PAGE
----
‘I will miss Laddie for a long time, forever I think,’ says Downham Market mascot dog owner

Downham and District Royal British Legion's mascot dog Laddie with handler William Wells, second from left, and RAF Marham Bluebirds Military Wives Choir. Photo: SUBMITTED.
Downham and District Royal British Legion's mascot dog Laddie with handler William Wells, second from left, and RAF Marham Bluebirds Military Wives Choir. Photo: SUBMITTED.

A well-known furry face of West Norfolk has died after several years of service in the community.

Laddie, a Ladnar Highland Collie, was the mascot dog for Downham and District Royal British Legion and the Desert Rats Association from 2010 onwards.

Downham and District Royal British Legion's mascot dog Laddie with handler William Wells at Mundford Tank, Desert Rat Memorial.

Downham and District Royal British Legion's mascot dog Laddie with handler William Wells at Mundford Tank, Desert Rat Memorial.

Laddie, who was 12-years-old and died on Wednesday, July 12, carried out a variety of duties in the area.

His trainer and handler William Wells, from Barton Bendish, said: “He was very special. I will miss him for a long time, forever I think.”

Mr Wells said Laddie took over from his predecessor Shane in 2010, who himself had been in the role since 1995.

He said: “Laddie, like Shane, carried out duties at funerals of veterans of all three services.

Downham and District Royal British Legion's mascot dog Laddie. Photo: SUBMITTED.

Downham and District Royal British Legion's mascot dog Laddie. Photo: SUBMITTED.

“He attended more than 100 funerals, at times leading the cortege and once he was asked to lead the coffin in to the church as the gentleman had been an RAF police dog handler.”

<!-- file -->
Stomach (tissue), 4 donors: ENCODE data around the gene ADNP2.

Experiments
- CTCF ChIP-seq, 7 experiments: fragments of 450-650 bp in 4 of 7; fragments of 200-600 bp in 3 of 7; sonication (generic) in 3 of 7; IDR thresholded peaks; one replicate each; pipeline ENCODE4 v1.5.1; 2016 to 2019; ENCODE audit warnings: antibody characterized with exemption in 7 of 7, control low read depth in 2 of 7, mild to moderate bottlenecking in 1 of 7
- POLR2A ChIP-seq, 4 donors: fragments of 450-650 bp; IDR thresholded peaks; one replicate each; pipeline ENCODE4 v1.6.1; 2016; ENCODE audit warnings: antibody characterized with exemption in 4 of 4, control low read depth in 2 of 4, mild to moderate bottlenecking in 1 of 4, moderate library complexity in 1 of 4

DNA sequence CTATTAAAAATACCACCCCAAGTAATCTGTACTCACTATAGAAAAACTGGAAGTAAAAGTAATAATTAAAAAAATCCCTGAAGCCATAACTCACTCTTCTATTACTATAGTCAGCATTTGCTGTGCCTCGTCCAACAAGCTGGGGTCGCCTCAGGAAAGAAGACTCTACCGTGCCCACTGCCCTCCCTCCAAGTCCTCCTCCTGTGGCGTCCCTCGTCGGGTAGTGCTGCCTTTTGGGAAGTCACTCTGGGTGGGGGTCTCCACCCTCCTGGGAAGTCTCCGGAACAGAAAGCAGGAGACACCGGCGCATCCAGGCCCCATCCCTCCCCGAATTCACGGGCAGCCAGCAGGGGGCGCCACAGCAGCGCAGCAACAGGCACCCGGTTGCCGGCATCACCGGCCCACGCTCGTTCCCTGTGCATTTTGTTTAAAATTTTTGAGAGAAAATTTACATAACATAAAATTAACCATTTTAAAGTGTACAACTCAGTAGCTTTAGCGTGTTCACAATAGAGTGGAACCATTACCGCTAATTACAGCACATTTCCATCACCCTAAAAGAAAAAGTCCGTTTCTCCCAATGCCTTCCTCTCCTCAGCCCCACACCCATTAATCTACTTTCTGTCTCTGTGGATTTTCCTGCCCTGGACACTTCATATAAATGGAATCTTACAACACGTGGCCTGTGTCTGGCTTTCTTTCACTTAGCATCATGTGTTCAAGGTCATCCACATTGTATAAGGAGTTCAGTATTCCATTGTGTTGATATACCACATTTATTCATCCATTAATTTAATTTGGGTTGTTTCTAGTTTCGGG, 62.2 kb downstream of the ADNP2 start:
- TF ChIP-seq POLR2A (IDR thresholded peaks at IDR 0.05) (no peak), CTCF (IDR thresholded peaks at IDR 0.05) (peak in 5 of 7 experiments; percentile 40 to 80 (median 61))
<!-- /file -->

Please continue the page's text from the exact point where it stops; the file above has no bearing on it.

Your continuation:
Laddie was a regular face at formal events, and also attended home-coming parades in Downham to support troops, as well as rededication of RBL standards and the laying up of standards.

“He was a busy lad,” Mr Wells said.

In addition to his formal commitments, Laddie was also a show dog and entered Crufts on a number of occasions, although he placed in the lower rankings.

He also had a role as a Canine Concern Therapy dog at Lynn’s Queen Elizabeth Hospital.

“Laddie attended fetes to demonstrate how dogs were used in the two world wars and today.

“They detect danger before it even happens, and they can cart, search for explosives and carry messages,” Mr Wells said.

“We never hear when they are killed or injured in action, but a lot of soldiers couldn’t work without them.”

Mr Wells said the Collie dog was presented with the rank of warrant officer following his attendance at the dedication of a memorial at RAF West Raynham.

The duties carried out by Laddie will now be passed on to Glenn, who has been in training whilst living with his predecessor.

Mr Wells said: “Warrant officer Laddie – your duty done, you may stand down.

“Thank you for your service, run free at rainbow bridge, always in our hearts.”